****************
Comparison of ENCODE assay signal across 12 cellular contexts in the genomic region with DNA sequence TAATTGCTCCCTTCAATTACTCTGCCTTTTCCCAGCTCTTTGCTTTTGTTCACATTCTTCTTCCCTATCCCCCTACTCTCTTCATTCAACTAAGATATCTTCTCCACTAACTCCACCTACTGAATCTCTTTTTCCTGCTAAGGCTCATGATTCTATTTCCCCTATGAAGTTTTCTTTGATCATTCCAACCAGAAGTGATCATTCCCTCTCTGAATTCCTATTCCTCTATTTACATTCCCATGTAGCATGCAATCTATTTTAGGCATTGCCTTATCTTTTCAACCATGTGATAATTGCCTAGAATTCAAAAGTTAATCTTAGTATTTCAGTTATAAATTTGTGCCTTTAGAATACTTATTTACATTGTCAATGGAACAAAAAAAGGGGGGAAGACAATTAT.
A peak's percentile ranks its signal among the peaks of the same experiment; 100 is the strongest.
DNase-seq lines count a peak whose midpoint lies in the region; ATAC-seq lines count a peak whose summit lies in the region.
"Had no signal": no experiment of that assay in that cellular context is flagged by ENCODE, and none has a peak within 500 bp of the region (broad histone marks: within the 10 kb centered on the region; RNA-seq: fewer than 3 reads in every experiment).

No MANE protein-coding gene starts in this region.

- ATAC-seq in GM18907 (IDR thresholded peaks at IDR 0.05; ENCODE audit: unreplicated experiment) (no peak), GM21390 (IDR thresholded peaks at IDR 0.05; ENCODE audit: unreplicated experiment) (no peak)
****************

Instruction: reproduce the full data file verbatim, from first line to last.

Comparison of ENCODE assay signal across 12 cellular contexts in the genomic region with DNA sequence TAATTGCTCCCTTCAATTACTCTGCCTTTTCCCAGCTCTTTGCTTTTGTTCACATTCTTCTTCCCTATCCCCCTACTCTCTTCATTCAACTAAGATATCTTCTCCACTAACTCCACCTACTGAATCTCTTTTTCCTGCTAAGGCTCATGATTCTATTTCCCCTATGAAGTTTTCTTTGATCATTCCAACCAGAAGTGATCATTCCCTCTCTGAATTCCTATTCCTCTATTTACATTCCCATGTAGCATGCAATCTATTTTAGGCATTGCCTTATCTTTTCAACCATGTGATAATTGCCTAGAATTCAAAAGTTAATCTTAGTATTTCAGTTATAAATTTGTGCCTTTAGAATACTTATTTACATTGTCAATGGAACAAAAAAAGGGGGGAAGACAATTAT.
A peak's percentile ranks its signal among the peaks of the same experiment; 100 is the strongest.
DNase-seq lines count a peak whose midpoint lies in the region; ATAC-seq lines count a peak whose summit lies in the region.
"Had no signal": no experiment of that assay in that cellular context is flagged by ENCODE, and none has a peak within 500 bp of the region (broad histone marks: within the 10 kb centered on the region; RNA-seq: fewer than 3 reads in every experiment).

No MANE protein-coding gene starts in this region.

- ATAC-seq in GM18907 (IDR thresholded peaks at IDR 0.05; ENCODE audit: unreplicated experiment) (no peak), GM21390 (IDR thresholded peaks at IDR 0.05; ENCODE audit: unreplicated experiment) (no peak)